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Immutability is an example of Gods attributes that set him apart from other beings. God is eternally the same; his attributes, being, or determinations are not subject to change. God has no beginning and no ending. Hence, he knows no change. In a changing world, the changelessness of God is of great comfort to Christians. The Scriptures affirm that God does not change, he is the same yesterday, today and forever (Hebrews 13:8). Our trust in God is strongly based on his unchangeableness. While the world wavers, we are sure that God will remain the same with respect to his character and standards. Whereas men may change and consequently receive judgment or grace, Gods immutability gives us the assurance that he is consistent. According to Grudem, Gods immutability implies that he is constant with regards to his being, purposes, as well as promises. However, he contends that the unchanging God feels emotions and, therefore, acts differently in response to various occasions. Remarkably, not all theologians approve of the doctrine of immutability. While classical theism strongly believes in the doctrine of immutability of God, this is not true for process theism. Process theology comprises a school of thought that believes that God is changing.
This research paper seeks to study the doctrine of Gods immutability in light of Scripture and explore some modern treatment of the doctrine. The paper affirms that God does not change with respect to his being, perfection, purposes and promises. Rather, it is his relationship with his creation that changes based on his essential being, perfections, purposes and promises. Thus, the paper explores the basis of the doctrine of immutability and examines relational mutability of God. It also discusses process theology and its arguments against the doctrine of Gods immutability. Since the paper affirms that the nature of God is unchanging, the author culminates the paper by discussing the importance of immutability of God, particularly to Christians.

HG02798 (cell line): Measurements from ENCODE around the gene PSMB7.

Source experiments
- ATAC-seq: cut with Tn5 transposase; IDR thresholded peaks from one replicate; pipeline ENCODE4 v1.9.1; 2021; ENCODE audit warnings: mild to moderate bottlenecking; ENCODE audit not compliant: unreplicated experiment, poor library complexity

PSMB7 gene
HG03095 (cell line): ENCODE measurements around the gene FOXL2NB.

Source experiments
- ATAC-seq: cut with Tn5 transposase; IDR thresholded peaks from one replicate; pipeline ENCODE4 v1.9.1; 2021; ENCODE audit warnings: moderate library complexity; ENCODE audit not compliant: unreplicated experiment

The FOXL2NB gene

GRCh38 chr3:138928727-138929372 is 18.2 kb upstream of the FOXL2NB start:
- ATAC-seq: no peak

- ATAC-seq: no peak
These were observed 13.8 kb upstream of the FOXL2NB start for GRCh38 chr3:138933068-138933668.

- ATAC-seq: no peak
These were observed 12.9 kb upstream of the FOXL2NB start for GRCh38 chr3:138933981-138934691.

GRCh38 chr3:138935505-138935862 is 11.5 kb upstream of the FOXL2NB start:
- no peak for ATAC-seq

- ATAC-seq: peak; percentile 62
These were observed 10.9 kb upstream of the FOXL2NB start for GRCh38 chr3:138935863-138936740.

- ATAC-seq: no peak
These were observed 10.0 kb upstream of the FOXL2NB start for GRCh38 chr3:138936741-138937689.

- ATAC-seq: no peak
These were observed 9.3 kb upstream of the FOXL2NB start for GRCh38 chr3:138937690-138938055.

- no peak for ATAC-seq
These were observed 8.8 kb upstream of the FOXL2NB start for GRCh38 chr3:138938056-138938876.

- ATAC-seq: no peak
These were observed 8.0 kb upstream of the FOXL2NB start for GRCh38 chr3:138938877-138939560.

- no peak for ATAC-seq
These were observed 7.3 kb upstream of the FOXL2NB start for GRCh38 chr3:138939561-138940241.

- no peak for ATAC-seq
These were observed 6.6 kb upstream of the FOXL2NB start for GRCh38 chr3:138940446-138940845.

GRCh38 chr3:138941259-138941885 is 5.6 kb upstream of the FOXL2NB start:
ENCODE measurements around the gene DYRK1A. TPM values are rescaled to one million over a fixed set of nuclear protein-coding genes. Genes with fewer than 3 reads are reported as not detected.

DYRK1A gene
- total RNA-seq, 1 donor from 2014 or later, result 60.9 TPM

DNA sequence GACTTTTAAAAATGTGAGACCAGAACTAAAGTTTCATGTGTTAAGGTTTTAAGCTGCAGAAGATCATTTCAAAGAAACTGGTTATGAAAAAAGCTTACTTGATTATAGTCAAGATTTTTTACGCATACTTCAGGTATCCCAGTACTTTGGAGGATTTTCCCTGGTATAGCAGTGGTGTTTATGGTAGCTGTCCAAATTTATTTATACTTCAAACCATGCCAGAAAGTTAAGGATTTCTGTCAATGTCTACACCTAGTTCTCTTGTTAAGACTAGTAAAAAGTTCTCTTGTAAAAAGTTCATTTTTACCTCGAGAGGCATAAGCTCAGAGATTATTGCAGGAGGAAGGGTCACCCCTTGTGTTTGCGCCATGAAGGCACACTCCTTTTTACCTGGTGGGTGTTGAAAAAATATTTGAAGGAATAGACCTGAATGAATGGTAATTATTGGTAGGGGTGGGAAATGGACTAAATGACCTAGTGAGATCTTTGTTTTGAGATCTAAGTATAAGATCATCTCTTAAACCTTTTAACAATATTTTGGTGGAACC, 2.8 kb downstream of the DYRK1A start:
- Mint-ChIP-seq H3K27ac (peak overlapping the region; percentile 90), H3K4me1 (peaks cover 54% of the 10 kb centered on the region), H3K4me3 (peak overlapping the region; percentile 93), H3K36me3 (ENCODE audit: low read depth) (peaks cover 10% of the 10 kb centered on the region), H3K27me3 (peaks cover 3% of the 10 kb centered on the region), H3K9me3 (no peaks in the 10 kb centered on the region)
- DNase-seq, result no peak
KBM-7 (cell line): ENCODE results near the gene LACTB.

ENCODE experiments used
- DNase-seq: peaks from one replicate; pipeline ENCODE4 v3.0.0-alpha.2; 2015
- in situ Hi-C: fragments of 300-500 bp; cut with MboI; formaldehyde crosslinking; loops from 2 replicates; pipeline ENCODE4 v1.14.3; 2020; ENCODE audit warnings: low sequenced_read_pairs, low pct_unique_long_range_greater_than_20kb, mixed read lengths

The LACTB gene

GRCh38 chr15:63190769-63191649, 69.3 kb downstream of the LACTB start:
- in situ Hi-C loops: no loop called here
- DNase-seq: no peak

Research Justification and Significance
In the past, the doctrine of immutability received little attention from scholars compared to other attributes of God. However, due to the academic controversy that currently surrounds the doctrine of Gods immutability, it will be necessary to conduct a study that seeks to explore this attribute of God. The increasing interest in the doctrine of immutability and the controversy that surrounds the doctrine has informed the move by the author of this proposal to conduct research on this topic. While classical theologians believe that God is immutable, process theologians reject this concept. This research proposal is organized into sections that include process theologians objections to the doctrine of immutability of God, ontological immutability, ethical immutability, and relational mutability of God.
Basis of the Doctrine of Immutability
The Scriptures is one source that has inspired the doctrine of immutability. A number of passages appear to testify of the unchanging nature of God. Three passages, including Malachi 3:6, Psalms 102:25-27 and James 1:17 have drawn the attention of theologians with regards to immutability of God. Psalms 102:25-27 attest that God is the creator of the heavens and the earth and gives a contrast between God and every other thing that was created. The author asserts that everything else will perish, grow old and God will change them. On the contrary, the writer affirms that God will endure, remain the same and will have no end. The Psalmist appears to demonstrate to his readers that although their surrounding might be deteriorating and changing, they should not be alarmed. God does not change; He is ageless and endless. Grudem notes that God existed before the earth and the heaven came into being. Therefore, he will exist long after the heaven and the earth shall have been destroyed.
Malachi 3:1-5 narrates Gods displeasure with people who have failed to live by the covenant he made with them. Despite their defiance, he reminds them of his faithfulness in verse 6. He assures the house of Jacob that they will not be consumed because He is the Lord who does not change. Although the passage lacks an explicit statement regarding metaphysical change and immutability, constancy of God in his dealings is the underlying factor in this passage.
Of the three books that theologians frequently refer to, James 1:17 appears to be the most direct in the manner in which it frames constancy of God. James notes, Every good gift and perfect gift is from above, coming down from the Father of the heavenly lights who does not change like shifting shadows. He seems to encourage his readers to expect the Gods gifts to them will not seize. The continuity of the release of the God gifts is due to the fathers faithfulness. Just as he released them in the past, as he does them today, he shall do the same in the future for God does not change.